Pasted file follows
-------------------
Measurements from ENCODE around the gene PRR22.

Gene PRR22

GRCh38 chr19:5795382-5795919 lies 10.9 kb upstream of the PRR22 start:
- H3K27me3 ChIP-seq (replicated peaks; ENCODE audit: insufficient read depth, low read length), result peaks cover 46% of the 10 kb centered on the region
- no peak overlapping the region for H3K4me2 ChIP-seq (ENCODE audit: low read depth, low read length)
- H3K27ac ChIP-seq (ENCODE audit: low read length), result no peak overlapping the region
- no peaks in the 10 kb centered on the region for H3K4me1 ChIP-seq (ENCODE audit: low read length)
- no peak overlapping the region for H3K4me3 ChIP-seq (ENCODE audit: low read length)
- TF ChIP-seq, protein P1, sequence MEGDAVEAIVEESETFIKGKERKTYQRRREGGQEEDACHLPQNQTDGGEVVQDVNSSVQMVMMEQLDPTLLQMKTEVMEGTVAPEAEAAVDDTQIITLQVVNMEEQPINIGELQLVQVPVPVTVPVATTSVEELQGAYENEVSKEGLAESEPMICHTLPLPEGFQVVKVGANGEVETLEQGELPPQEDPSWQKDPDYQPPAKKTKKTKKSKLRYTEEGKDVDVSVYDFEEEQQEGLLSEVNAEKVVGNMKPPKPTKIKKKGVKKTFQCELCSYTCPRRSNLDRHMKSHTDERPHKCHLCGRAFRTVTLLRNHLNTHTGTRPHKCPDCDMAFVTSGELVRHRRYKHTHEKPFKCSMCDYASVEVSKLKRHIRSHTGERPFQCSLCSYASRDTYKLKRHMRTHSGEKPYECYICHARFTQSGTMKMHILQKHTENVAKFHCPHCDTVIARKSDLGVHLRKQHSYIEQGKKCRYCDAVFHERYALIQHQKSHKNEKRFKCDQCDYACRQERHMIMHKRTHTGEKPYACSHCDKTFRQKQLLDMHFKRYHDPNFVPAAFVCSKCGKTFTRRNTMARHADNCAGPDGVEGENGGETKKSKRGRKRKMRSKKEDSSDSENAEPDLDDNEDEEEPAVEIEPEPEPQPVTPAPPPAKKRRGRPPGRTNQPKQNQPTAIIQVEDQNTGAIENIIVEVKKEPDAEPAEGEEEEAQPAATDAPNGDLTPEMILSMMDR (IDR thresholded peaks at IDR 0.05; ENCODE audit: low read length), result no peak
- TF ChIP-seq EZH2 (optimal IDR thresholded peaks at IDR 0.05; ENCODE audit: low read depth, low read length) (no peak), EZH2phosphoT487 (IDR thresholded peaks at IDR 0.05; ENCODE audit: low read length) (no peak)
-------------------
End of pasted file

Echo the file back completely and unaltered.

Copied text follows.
Measurements from ENCODE around the gene PRR22.

Gene PRR22

GRCh38 chr19:5795382-5795919 lies 10.9 kb upstream of the PRR22 start:
- H3K27me3 ChIP-seq (replicated peaks; ENCODE audit: insufficient read depth, low read length), result peaks cover 46% of the 10 kb centered on the region
- no peak overlapping the region for H3K4me2 ChIP-seq (ENCODE audit: low read depth, low read length)
- H3K27ac ChIP-seq (ENCODE audit: low read length), result no peak overlapping the region
- no peaks in the 10 kb centered on the region for H3K4me1 ChIP-seq (ENCODE audit: low read length)
- no peak overlapping the region for H3K4me3 ChIP-seq (ENCODE audit: low read length)
- TF ChIP-seq, protein P1, sequence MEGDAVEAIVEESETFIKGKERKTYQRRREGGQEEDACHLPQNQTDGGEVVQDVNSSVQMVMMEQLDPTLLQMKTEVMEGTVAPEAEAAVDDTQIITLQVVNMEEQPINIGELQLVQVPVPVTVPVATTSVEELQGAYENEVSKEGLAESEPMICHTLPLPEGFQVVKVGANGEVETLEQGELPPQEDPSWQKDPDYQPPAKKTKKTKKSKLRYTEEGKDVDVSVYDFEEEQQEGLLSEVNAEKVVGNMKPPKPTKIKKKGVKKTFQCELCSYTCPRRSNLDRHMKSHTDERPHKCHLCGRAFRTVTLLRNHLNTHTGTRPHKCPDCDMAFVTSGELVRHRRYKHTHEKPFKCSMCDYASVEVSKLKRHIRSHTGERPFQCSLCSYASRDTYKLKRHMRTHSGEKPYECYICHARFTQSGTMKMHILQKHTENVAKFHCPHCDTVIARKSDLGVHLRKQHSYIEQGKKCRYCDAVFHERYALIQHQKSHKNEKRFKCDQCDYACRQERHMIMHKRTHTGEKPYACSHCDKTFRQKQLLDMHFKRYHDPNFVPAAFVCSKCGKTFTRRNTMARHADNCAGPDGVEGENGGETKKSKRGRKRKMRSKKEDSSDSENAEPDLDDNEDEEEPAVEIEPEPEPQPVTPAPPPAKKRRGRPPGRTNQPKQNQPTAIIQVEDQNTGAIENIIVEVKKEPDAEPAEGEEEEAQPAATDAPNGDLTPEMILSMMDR (IDR thresholded peaks at IDR 0.05; ENCODE audit: low read length), result no peak
- TF ChIP-seq EZH2 (optimal IDR thresholded peaks at IDR 0.05; ENCODE audit: low read depth, low read length) (no peak), EZH2phosphoT487 (IDR thresholded peaks at IDR 0.05; ENCODE audit: low read length) (no peak)